Imitate What is Good

3 John

3 John 11a

Some people have virtually the same accent their entire lives, simply based on where they grew up. Others, like me, pick up accents faster than they can say the word “time.”

Right now, I am living in the South with people from Georgia, Indiana, Canada, Michigan, New York, and Ohio – to name a few. Needless to say, my accent gets confused a lot. The moment when I say time, house, and you guys in one sentence and it comes out in a Southern, Canadian, Michigander accent you know that it can be a little much sometimes.

The same goes for us as individuals. Jim Rohn said, “You are the average of the five people you spend the most time with.” Like my crazy conglomerate of accents, we all are influenced by the people we spend the most time with.

Have you ever noticed how you start talking like the people around you? How you pick up their behaviors? How you start saying those little phrases? You are imitating the people you spend time with – without even noticing you are doing so! This can be a great thing or a terrible thing.

If you hang out with people who always are making poor decisions, chances are you’ll eventually join in. On the other hand, if you hang out with people who are following God to the best of their abilities, chances are you will start changing as well.

Be purposeful in imitating what is good and in avoiding evil things.

Spend the most time with the people you want to be like, and imitate what is good.

– Madison Cisler

Your Spiritual Genealogy (I Chronicles 3-5)

Tuesday November 15

cog-pastors

These chapters continue the genealogy starting with the sons of David.  We see some great people listed.  David ruled as king, and is considered one of the greatest kings of Israel, although he was definitely not without fault.  Solomon, who was granted great wisdom, and used that wisdom to judge the people of Israel.  He also had his faults and downfalls.   In this list are also people who turned against God’s plans and did evil.

 

Yesterday, I wrote about the genealogy of the country, and the families.  Something I read about this genealogy mentioned the spiritual genealogy that is in this list also.  These leaders listed sometimes helped improve the people’s relationship with God, and helped increase their faith.  Others tore down their faith.  This goes across family and ancestral lines.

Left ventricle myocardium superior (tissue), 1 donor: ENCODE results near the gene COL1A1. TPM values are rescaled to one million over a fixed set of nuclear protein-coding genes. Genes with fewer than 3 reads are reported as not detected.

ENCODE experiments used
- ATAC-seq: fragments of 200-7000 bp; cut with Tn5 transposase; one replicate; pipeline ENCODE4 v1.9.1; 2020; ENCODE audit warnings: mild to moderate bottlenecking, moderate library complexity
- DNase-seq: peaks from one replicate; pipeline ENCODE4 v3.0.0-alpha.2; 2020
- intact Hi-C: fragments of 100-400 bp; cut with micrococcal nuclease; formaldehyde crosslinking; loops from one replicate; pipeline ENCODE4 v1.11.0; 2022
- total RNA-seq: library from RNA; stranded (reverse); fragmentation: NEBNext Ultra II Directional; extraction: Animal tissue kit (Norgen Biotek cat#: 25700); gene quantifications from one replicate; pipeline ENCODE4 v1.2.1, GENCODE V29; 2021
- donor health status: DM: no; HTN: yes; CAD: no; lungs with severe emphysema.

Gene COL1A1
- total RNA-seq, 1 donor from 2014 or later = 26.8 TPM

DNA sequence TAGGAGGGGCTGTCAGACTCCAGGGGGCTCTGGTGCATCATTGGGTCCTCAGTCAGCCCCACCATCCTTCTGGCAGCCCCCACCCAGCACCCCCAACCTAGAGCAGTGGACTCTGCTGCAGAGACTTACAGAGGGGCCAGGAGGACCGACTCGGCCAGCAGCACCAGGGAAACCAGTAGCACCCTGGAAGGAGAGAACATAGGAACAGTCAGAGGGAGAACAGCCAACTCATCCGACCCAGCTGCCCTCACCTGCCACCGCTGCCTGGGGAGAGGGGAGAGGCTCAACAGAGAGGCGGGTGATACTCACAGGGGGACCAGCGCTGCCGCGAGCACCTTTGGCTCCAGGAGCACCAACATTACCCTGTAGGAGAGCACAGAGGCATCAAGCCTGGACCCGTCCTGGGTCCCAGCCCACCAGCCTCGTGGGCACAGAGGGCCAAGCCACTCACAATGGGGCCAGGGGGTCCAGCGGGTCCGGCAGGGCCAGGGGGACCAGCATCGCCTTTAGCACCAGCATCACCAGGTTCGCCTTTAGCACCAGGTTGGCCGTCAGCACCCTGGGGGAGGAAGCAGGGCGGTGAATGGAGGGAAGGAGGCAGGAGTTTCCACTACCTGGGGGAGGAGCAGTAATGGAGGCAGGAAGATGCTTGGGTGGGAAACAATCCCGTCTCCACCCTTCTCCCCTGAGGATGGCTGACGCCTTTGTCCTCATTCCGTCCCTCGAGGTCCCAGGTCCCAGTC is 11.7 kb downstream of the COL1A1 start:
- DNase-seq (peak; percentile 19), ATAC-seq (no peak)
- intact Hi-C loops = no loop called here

We have a genealogy of our faith too, and will be part of others genealogy.  There are people who have affected the faith of each of us.  Some people have built it up and others have torn it down.  The people who affected us were affected by others.  The people who founded your church have affected you, because they brought the church family together and passed their knowledge and experience down through generations.  Those that founded the Church of God, and the Bible College have affected your faith through training of pastors, among other ways.

 

All of us are influencing others, and not just those we encounter personally.  A Sunday school teacher can plant the seed that develops into a passion to be a pastor, a missionary, a teacher, or something else.  A friend can be the seed that brings a new person to church, and causes their family to know God.  On the other hand, someone can lead those around them into sin, cause them to doubt God, or something else negative.  This could stop them from being an influence for God.  Our actions can spread much further than we ever expected.

 

As a shepherd boy, how could David have ever expected to be king of Israel, or to be an example listed in the Bible that generation after generation of children learn.  Please consider the question, “What will my part be in the spiritual genealogy of those around me, and those that I don’t even know?”

 

I encourage everyone to pray that we will each see how we can build up the faith of those around us, so that they can build the faith of those around them, etc.  Our spiritual genealogy is much more important than our family genealogy.

– Andrew Hamilton

 

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